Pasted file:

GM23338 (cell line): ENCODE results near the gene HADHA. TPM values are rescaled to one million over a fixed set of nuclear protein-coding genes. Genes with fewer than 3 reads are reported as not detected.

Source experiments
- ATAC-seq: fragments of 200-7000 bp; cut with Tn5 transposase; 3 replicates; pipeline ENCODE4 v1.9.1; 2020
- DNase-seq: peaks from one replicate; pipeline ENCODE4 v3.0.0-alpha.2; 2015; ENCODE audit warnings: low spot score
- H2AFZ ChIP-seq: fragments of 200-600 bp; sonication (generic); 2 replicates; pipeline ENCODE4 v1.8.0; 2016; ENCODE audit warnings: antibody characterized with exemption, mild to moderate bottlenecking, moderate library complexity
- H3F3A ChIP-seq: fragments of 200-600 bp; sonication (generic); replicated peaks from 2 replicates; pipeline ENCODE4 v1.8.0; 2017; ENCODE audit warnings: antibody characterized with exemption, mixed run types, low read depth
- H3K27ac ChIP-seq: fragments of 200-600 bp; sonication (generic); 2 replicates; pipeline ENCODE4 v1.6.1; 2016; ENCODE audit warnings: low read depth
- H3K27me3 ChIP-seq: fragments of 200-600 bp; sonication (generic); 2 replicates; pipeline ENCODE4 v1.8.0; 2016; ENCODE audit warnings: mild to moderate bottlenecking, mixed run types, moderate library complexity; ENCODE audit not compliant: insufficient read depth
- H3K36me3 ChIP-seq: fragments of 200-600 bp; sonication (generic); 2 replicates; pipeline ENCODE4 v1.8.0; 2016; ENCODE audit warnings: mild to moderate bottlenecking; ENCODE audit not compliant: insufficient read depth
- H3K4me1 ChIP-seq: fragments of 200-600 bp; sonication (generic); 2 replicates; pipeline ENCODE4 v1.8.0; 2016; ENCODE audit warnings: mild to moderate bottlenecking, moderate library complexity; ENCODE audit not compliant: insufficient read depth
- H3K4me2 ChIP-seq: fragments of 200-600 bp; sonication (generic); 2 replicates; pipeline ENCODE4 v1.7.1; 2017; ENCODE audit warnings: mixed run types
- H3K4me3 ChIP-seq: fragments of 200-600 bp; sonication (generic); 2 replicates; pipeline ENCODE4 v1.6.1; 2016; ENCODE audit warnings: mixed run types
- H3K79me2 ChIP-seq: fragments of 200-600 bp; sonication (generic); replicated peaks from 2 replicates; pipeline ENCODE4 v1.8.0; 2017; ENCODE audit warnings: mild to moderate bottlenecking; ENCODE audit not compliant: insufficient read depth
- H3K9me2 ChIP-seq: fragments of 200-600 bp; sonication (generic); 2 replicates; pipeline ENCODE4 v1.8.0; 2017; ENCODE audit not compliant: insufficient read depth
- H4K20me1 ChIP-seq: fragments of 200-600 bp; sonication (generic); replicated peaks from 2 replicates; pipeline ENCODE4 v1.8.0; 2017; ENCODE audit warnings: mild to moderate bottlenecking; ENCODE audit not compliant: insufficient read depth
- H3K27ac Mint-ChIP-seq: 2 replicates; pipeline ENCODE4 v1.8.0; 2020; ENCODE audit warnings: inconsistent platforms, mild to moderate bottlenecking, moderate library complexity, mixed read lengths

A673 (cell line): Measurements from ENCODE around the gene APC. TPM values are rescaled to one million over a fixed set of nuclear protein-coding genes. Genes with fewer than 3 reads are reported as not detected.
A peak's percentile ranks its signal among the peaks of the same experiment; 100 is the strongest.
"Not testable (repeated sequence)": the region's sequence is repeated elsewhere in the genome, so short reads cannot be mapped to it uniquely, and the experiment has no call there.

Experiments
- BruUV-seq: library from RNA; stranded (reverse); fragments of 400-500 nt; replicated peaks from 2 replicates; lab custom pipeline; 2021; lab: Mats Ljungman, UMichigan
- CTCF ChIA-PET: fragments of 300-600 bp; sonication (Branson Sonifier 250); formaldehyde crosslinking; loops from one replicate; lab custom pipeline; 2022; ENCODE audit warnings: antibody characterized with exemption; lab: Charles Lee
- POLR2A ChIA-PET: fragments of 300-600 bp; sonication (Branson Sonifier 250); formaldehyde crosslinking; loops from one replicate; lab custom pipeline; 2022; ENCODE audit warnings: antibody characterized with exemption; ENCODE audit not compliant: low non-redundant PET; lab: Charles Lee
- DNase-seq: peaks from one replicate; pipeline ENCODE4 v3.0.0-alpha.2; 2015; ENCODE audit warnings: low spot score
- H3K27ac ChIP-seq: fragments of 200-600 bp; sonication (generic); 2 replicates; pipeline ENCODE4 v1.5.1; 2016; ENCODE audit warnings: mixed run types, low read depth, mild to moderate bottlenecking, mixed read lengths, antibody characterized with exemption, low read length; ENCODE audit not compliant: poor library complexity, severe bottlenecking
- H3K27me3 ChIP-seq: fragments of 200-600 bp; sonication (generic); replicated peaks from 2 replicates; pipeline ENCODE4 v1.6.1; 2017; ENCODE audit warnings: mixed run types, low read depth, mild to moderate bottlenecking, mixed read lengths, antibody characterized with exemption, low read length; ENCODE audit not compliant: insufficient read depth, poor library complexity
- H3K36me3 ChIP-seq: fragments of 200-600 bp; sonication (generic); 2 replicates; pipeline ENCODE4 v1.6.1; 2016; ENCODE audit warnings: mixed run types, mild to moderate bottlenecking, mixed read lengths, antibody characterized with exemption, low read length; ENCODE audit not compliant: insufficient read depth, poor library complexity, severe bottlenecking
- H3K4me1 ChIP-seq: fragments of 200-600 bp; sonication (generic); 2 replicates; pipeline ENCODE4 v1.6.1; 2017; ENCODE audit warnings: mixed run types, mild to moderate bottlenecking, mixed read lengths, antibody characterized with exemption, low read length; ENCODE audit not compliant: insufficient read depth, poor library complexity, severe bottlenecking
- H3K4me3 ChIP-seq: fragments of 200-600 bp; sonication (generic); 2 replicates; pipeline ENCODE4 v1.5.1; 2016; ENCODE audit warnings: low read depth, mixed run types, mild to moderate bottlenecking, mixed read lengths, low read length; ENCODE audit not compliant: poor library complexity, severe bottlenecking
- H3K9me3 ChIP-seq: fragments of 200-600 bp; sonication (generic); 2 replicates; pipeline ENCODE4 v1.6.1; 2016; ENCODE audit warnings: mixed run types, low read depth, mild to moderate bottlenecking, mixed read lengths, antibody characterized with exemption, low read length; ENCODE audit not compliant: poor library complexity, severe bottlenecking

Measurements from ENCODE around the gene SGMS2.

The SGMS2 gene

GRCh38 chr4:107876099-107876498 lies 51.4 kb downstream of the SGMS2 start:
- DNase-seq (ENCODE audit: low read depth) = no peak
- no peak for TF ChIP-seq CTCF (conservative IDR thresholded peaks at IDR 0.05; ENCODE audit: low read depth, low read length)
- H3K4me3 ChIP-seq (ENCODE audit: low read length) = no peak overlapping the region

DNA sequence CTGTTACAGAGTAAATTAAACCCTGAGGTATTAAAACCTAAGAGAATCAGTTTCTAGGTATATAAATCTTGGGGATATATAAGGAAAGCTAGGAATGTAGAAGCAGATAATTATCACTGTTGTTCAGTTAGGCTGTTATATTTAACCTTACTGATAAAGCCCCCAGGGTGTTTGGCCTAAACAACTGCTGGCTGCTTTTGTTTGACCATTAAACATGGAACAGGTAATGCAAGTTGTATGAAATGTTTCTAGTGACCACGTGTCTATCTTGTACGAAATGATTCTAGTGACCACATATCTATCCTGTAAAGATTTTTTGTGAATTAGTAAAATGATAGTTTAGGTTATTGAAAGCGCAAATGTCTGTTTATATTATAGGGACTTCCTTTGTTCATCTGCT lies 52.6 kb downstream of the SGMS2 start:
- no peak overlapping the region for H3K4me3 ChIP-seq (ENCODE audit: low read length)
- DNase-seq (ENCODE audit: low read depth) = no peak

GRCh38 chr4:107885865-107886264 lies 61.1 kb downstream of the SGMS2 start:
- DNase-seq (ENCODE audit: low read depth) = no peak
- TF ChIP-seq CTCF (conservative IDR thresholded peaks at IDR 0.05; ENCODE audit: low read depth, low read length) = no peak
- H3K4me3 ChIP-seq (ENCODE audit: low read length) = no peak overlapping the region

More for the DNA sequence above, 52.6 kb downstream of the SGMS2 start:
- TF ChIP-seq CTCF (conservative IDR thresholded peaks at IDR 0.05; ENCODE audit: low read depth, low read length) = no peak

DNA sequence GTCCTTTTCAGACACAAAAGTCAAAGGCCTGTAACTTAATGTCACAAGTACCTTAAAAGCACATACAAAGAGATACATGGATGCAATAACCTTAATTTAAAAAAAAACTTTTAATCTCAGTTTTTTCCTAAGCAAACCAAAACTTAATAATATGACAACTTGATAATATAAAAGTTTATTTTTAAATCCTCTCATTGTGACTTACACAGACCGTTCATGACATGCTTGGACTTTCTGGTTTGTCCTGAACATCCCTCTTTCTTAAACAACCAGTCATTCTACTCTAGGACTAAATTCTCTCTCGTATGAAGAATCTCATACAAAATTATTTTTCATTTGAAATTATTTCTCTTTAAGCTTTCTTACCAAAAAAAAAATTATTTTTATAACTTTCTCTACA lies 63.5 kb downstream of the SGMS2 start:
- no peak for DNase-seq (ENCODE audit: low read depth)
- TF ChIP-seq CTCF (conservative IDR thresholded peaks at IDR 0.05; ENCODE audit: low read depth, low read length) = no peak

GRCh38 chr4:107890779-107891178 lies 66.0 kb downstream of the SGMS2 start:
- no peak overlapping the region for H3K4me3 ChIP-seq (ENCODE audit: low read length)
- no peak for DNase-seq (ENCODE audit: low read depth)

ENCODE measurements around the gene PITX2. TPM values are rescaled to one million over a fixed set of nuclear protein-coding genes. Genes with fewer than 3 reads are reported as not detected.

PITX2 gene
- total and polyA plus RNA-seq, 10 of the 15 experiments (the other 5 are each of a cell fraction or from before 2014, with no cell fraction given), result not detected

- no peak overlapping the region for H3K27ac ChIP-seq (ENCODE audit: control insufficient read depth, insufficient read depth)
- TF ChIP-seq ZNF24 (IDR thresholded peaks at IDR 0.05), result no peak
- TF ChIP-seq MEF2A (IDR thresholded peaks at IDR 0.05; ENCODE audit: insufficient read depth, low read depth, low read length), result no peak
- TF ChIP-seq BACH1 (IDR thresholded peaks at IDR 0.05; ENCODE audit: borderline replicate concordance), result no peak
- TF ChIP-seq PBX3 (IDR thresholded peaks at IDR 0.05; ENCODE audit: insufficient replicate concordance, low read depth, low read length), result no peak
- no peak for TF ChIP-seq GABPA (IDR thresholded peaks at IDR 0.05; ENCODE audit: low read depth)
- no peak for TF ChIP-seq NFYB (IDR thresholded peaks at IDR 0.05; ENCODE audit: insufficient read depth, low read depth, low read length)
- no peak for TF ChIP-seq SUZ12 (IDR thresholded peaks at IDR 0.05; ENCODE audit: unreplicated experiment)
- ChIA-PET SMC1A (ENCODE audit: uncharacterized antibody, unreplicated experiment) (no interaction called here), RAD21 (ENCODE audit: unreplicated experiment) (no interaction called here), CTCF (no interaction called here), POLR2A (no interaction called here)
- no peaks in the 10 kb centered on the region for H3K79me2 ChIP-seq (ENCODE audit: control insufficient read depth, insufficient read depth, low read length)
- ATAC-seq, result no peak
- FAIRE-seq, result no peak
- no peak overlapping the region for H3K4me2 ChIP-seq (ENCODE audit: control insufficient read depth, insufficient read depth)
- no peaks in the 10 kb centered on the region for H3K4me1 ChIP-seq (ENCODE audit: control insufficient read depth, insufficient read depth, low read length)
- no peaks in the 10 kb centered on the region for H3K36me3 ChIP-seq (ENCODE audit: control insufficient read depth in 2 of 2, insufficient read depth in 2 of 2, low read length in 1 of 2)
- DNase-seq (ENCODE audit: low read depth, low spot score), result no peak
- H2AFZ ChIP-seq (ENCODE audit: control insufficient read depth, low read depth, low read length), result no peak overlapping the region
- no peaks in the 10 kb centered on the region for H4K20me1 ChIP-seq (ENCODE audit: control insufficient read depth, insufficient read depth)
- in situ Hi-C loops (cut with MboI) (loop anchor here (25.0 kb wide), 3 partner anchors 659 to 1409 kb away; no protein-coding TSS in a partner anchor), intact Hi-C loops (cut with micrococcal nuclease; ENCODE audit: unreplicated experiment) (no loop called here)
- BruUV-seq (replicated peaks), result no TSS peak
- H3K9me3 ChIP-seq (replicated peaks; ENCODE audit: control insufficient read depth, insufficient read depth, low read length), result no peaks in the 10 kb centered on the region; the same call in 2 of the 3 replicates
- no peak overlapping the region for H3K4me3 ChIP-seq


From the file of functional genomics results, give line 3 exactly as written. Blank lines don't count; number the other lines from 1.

- ATAC-seq: fragments of 200-7000 bp; cut with Tn5 transposase; 3 replicates; pipeline ENCODE4 v1.9.1; 2020